The Environmental Study Report (ESR) includes preliminary design drawings that indicate potential tree removals required to accommodate the proposed improvements to the road cross-section. No tree removals are final at this point.

Wherever possible, the existing trees located along the Lakeshore Road corridor will be preserved. Where tree removals are required these trees will be replaced following the Town of Oakville’s Tree Protection During Construction Procedure. Additional native trees will be planted where space is available.

McCraney Creek Bridge: 
The McCraney Creek bridge requires replacement due to poor condition and flooding potential. This is noted as a priority. The new structure will accommodate two lanes of traffic, on-road bike lanes, a sidewalk (north side) and a multi-use trial (south side). Pedestrian protection will also be provided by incorporating a pedestrian separation barrier wall or railing.

Bronte Creek Bridge:
The existing Bronte Creek bridge requires no structural changes. It will be modified with a new pavement marking plan to accommodate the new cross-section. Pedestrian protection will also be provided by incorporating a pedestrian separation barrier wall or railing.

Fourteen Mile Creek Bridge:
The existing Fourteen Mile Creek bridge requires no structural changes. The bridge deck will be modified with new pavement markings to accommodate the new cross-section. During the detailed design phase, staff will explore opportunities to retrofit the structure with pedestrian barrier walls (subject to feasibility).

The proposed designs are shown in Appendix C of the May 22 staff report, item 2.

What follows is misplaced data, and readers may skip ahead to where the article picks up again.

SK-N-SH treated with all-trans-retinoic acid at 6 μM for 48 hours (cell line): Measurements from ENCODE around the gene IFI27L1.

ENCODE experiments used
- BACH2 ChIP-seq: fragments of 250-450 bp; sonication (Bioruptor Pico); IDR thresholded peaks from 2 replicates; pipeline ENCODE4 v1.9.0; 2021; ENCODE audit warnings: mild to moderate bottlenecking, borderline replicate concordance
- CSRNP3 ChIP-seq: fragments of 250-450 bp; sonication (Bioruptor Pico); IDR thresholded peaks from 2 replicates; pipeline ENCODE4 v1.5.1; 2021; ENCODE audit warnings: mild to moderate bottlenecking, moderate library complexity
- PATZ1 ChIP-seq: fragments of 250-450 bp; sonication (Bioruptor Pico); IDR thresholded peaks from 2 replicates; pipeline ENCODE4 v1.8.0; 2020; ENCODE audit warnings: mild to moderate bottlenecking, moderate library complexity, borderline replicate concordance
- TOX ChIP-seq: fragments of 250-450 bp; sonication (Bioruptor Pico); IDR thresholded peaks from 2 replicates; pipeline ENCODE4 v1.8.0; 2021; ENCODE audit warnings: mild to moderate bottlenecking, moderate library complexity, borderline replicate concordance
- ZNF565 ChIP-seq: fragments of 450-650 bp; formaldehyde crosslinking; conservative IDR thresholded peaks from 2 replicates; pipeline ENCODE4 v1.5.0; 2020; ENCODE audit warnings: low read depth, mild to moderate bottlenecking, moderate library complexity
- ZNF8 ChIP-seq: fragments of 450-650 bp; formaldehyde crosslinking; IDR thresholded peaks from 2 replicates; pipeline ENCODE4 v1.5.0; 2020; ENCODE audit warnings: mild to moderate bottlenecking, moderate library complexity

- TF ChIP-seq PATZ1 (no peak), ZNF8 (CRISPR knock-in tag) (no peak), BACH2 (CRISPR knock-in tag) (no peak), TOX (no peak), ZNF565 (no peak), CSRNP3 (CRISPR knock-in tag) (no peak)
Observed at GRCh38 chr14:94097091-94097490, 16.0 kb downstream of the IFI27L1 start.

The Town of Oakville conducted a Municipal Class Environmental Assessment Study (Class EA) for the project. The Environmental Study Report (ESR) documents the rationale for the project, the background to the study, existing and future conditions within the study area, the planning, design and consultation process leading to the preferred alternative, anticipated positive and negative impacts, and proposed mitigation measures. The study meets the requirements of a Schedule C project under the Municipal Engineers Association (MEA) Municipal Class EA document (October 2000, as amended in 2007, 2011 and 2015), which is an approved process under the Ontario Environmental Assessment Act.

Review the Draft ESR and the Preliminary Design Plan (under review).

Appendix A - Public Consultation
Appendix B - Indigenous Consultation
Appendix C - Agency Meetings
Appendix D - Stakeholder Meetings
Appendix E - Utilities
Appendix F - Transportation and Traffic Study
Appendix G - Road Safety Performance Study
Appendix H - Terrestrial Report
Appendix I - Aquatic Report
Appendix J - Fluvial Geomorphology Report
Appendix K - Stage 1 Archaeological Assessment
Appendix L - Cultural Heritage Assessment
Appendix M - Stormwater
Appendix N - Assessment of Alternative Planning Solutions
Appendix O - Cycling Assessment Memo - Lakeshore Road West Final
Appendix P - McCraney Creek
Appendix Q - Urban Design
Appendix R - Lighting Report
Appendix S - Traffic Noise Impact Study

Your input is important

Have your say! If you have any questions or comments, would like to be added to the study mailing list, or would like further information on the study, please contact:

Syed Rizvi, M.Sc., P.Eng.,
Transportation Engineer, Town of Oakville
905-845-6601, ext. 3981
syed.rizvi@oakville.ca

Bob Felker, B.E.S., M.C.I.P., R.P.P.,
Senior Environmental Planner, Amec Foster Wheeler
519-650-7139
bob.felker@amecfw.com